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NagaWorld faces additional tax bill on non-gaming activities

The Cambodian government is conducting an audit of NagaWorld to assess its tax liabilities on non-gaming operations, local newspaper Phnom Penh Post reports.

“The audit is ongoing and we have yet to finalise how much NagaWorld owes for their non-gaming operations,” said Ros Phirun, deputy director of the finance industry department at the Ministry of Economy and Finance (MEF). “The reason why we are doing this is because we found last year that they needed to pay more [in taxes].”

The post said the probe began after finding “discrepancies” last year.

In 2015, Nagacorp paid $6.9 million in taxes on gross profit of $327.8 million after generating a record $503.7 million in revenue, according to its 2015 financial year statement.

The government sent NagaCorp an additional tax bill of $9.4 million after auditing the company’s non-gaming revenue, which includes earnings from its hotel, restaurant and other non-gaming activities.

NagaCorp in its 2015 annual report however, claimed it was exempted from additional taxes by a 2006 agreement that granted a seven-year grace period to complete construction of its multi-storey hotel, describing the $9.4 million tax bill as a one off payment.

While Phirun admitted the government had given NagaCorp time to complete all construction work on its hotel and casino complex, he could not explain why the company had been granted an extra two-year grace period. Going forward, NagaWorld will be audited annually and subject to extra tax payments, he said.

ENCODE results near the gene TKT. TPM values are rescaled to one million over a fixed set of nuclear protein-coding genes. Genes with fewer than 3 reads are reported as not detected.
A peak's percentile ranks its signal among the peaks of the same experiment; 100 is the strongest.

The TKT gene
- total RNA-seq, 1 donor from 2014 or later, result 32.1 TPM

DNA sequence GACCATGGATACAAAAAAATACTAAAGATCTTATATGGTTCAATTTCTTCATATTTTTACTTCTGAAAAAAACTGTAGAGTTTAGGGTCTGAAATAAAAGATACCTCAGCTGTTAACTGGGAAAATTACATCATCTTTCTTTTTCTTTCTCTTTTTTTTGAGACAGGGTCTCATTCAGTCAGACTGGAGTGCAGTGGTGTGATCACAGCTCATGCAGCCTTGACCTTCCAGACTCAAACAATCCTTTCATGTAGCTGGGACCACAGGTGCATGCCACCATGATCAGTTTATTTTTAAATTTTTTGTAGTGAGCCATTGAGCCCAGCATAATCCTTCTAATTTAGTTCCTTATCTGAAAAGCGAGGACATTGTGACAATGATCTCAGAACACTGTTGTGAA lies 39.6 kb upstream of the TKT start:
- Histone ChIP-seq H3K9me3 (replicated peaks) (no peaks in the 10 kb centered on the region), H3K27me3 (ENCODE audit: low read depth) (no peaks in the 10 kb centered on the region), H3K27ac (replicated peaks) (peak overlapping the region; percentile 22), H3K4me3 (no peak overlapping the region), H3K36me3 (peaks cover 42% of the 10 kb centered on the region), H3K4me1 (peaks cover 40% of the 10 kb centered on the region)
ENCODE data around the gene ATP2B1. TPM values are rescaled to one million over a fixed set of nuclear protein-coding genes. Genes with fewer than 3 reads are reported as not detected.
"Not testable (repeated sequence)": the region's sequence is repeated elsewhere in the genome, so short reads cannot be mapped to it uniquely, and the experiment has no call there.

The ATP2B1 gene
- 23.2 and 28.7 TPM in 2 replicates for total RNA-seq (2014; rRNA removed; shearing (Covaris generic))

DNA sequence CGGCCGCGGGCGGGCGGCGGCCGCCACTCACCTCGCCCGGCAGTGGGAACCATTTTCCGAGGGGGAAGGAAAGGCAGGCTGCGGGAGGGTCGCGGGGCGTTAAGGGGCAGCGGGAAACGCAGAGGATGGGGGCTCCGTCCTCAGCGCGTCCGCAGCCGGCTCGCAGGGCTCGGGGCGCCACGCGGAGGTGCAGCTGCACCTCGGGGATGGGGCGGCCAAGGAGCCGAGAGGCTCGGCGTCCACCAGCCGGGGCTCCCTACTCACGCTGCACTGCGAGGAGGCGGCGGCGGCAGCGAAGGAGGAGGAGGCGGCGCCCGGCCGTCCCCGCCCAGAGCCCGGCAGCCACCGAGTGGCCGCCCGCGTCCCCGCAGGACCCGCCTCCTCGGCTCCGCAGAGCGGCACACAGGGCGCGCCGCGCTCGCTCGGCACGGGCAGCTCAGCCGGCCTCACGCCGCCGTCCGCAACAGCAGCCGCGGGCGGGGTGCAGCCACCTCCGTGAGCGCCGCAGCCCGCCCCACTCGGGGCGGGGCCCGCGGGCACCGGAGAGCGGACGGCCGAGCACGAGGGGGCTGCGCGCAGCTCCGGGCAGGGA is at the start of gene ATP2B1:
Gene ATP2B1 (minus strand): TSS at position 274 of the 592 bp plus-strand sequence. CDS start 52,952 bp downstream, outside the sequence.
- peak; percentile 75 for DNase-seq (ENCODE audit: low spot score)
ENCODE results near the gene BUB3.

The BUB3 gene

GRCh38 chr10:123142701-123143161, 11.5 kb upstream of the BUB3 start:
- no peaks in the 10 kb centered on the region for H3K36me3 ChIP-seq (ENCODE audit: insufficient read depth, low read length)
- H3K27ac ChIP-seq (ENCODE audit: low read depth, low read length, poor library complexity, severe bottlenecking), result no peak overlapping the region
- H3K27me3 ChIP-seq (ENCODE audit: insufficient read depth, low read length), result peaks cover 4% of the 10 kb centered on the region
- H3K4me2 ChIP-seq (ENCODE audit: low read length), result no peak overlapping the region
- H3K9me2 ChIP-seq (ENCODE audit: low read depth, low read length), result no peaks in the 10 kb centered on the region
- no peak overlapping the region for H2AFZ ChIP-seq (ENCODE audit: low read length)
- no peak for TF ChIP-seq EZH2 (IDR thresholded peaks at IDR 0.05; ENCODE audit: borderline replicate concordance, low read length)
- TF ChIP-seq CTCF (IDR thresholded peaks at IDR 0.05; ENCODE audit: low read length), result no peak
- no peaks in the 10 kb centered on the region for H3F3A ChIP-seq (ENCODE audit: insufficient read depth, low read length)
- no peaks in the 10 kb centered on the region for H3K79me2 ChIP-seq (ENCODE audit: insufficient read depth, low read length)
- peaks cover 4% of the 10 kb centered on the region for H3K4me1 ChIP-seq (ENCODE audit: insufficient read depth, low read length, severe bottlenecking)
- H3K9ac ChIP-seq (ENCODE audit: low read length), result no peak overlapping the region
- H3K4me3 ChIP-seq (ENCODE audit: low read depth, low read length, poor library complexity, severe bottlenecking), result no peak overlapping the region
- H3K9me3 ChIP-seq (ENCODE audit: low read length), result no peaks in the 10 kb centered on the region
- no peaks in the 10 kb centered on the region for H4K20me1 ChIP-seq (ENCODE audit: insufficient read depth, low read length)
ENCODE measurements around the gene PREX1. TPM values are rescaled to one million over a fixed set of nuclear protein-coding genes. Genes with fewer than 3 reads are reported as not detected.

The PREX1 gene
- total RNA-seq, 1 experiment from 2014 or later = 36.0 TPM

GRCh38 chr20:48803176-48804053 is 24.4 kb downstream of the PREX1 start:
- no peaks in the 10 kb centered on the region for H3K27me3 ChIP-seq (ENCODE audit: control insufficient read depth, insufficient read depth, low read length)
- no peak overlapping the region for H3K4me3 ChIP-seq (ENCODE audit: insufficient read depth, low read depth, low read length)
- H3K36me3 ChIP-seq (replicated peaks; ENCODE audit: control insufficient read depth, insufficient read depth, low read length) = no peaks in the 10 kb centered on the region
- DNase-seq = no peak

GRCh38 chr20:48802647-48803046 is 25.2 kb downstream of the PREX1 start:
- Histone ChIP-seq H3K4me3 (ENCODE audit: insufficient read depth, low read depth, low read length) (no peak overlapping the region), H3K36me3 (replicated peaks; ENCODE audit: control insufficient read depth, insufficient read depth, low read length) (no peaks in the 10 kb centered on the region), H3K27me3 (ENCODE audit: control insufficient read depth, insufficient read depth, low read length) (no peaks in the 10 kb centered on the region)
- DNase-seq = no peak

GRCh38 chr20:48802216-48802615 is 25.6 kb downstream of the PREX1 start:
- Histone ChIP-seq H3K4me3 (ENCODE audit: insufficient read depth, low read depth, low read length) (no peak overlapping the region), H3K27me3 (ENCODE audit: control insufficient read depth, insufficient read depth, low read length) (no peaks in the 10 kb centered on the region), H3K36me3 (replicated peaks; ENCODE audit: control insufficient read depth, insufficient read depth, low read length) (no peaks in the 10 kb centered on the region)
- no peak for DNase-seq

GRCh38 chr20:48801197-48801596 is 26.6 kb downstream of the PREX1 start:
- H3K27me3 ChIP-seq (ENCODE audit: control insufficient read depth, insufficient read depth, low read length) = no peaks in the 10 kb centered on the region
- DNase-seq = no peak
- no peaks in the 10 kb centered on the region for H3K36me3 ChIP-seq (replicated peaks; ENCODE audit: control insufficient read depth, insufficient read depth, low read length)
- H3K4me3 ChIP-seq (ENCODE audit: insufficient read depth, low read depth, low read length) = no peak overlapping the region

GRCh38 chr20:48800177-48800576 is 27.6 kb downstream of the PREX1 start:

“We had to wait for the completion of NagaWorld, when the building was a fully functional physical facility,” he said. “However, it is now time for NagaWorld to respect our regulations, because they are a legal and publicly traded company.”

Phirun also said a similar tax scheme would apply to Naga 2.

Mey Chan Veasna, a statistics officer at the MEF’s finance industry department, in charge of the current audit of NagaWorld, says the casino operator is due to pay more than $10 million in additional non-gaming taxes this year.

“The company has already agreed to pay,” he said, adding that the government could receive the payment as early as next month.

Asia Gaming Brief is a news and intelligence service providing up to date market information for worldwide executives on relevant gaming issues in Asia.

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